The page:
For the lowlanders, the Hill Country is an uncomfortable place.
“Too cold,” Manuja’s brother says with a dismissive sweep of his hand. “I can’t stay there more than a week.”
Sarath, his wife and children, Amila and Supun, are comfortable in the winter of the Hill Country – as long as they have an ice cap.
When we visit, stormy weather drives in from the Indian Ocean with short, sharp showers. The temperature drops even lower, and as Sarath drives us up through the tea plantations, I reach for my jumper.
Now at the end of the workday, the Tamil tea-pickers emerge from their two-room houses and tumble down the lane between the tea bushes. The boys walk with arms casually slung across each other’s shoulders; the girls arms linked in conspiracy, their heads bent close as they giggle in gossip. Grown-ups gather around roadside stalls. A three-wheeler bread van squeezes through, playing a jingoistic tune.
The faces are darker and coarser here; faces that spend long hours on the hillside in the unfiltered sunlight. These Tamils are the most recent influx of immigrants, brought in by colonial Britons, first to tend the coffee plantations, and when those failed, to work the tea bushes.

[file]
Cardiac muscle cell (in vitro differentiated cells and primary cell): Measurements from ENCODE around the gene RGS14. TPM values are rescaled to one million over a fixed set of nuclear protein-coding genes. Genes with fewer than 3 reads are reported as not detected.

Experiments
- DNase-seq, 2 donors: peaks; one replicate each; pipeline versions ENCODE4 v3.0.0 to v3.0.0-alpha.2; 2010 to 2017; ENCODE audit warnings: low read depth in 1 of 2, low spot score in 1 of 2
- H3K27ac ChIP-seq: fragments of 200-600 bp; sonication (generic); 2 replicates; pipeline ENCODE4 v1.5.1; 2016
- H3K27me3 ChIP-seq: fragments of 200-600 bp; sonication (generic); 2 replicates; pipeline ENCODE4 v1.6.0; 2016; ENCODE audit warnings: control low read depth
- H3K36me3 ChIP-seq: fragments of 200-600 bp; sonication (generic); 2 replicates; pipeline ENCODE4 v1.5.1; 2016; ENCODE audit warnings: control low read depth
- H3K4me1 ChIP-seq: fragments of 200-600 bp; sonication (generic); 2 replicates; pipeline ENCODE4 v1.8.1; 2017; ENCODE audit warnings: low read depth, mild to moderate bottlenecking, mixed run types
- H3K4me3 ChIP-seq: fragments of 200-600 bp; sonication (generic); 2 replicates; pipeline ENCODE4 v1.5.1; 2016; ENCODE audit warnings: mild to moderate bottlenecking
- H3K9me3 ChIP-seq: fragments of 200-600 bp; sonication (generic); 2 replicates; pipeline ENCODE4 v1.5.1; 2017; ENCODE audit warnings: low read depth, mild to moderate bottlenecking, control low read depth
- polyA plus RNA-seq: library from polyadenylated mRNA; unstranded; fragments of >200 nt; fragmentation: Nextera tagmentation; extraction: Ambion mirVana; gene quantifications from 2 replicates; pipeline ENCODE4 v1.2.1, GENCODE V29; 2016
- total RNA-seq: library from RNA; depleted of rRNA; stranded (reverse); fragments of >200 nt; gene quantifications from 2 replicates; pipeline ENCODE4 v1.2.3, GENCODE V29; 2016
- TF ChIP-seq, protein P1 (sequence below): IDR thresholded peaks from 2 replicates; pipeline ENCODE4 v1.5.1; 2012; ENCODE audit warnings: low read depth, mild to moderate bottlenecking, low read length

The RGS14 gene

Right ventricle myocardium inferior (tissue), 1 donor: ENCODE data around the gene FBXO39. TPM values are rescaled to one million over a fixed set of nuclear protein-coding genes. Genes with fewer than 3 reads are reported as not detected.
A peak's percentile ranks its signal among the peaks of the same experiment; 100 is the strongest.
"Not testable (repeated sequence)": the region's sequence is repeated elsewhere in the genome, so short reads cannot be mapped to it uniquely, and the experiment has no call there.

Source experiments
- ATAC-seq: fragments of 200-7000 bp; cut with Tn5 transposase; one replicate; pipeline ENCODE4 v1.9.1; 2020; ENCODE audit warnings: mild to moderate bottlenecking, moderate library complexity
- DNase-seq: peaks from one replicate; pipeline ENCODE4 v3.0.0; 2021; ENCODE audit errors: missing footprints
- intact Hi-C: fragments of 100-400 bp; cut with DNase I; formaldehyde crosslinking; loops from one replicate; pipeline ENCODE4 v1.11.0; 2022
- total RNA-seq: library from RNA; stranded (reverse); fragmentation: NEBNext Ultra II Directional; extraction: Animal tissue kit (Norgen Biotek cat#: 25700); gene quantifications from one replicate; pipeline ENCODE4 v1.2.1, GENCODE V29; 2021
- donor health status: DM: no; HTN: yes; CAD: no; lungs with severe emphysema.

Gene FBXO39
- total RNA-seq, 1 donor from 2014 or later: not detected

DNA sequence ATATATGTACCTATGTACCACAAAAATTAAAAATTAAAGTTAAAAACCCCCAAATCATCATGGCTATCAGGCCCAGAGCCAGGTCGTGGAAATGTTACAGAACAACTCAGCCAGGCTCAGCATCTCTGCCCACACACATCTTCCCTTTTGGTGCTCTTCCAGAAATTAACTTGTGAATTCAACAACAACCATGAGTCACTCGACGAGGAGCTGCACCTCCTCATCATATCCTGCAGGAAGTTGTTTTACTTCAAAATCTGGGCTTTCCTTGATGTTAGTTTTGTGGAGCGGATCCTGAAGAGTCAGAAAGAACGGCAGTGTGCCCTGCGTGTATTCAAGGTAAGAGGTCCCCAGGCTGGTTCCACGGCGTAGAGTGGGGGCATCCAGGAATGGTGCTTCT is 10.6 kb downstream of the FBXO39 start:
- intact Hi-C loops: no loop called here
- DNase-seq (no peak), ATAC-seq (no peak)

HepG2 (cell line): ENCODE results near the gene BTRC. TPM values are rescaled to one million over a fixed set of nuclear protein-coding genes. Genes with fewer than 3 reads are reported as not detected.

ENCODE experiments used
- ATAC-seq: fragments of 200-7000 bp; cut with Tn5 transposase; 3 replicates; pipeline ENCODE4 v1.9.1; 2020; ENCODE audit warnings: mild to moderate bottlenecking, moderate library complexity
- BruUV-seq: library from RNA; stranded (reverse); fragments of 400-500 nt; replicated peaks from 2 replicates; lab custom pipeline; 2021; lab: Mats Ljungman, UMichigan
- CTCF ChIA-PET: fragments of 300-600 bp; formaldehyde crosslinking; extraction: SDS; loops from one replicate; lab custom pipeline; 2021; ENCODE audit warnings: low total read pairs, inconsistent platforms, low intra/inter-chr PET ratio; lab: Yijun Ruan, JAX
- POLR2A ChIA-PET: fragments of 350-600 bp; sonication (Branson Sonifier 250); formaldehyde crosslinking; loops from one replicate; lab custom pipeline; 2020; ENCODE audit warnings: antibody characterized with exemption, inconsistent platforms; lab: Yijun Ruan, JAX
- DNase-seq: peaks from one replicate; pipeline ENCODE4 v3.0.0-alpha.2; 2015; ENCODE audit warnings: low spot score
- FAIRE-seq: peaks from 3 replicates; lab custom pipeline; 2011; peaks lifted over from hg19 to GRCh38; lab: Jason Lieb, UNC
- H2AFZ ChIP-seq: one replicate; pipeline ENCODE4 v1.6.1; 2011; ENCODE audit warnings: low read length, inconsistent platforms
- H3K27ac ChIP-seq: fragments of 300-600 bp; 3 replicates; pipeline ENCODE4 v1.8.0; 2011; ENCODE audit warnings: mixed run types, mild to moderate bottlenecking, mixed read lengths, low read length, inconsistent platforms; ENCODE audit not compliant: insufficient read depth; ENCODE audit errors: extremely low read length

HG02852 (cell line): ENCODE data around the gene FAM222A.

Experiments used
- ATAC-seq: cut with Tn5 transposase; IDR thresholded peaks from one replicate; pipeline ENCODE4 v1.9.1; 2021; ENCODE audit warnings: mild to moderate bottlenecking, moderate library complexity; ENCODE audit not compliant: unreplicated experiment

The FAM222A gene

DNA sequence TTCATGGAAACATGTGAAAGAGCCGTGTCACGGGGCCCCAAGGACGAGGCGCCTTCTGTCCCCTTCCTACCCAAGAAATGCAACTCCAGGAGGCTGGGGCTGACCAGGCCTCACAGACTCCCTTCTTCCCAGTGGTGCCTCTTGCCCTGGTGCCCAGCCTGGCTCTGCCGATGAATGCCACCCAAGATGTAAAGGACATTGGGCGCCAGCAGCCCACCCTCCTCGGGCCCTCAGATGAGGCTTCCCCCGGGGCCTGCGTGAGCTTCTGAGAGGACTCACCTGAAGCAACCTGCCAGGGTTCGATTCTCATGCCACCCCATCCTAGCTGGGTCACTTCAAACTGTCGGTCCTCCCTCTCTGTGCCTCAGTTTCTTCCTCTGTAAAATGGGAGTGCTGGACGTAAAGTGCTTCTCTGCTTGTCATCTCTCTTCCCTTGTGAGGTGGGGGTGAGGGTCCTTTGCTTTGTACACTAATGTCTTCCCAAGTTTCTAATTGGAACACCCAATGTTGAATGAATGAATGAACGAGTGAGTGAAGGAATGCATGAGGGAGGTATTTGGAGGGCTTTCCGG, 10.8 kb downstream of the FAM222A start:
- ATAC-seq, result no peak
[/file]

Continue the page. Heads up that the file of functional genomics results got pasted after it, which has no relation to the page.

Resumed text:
Their houses sit in the sweep of low-lying tea bush on the hillsides, a rainbow of pastel colour in among the fresh green of leaf.
By the time we reach the top of the pass, the light is wrung from the sky, the world spun to grey-black. The cold air stings through the open window of the car and Sarath reaches for his hat.
Back at home, when the temperature drops, the Gamage family don their ice caps. If their heads are warm, the rest will follow. Only when it’s really cold, do they put on a fleece or jacket.
But here on the hillside, Amila and Supun shiver in the cool mountain air, having forgotten their own ice caps.
Sarath passes the woollen hat to Supun who eventually passes it to Amila. And so they share in turn.
It’s an apt metaphor for this close-knit family.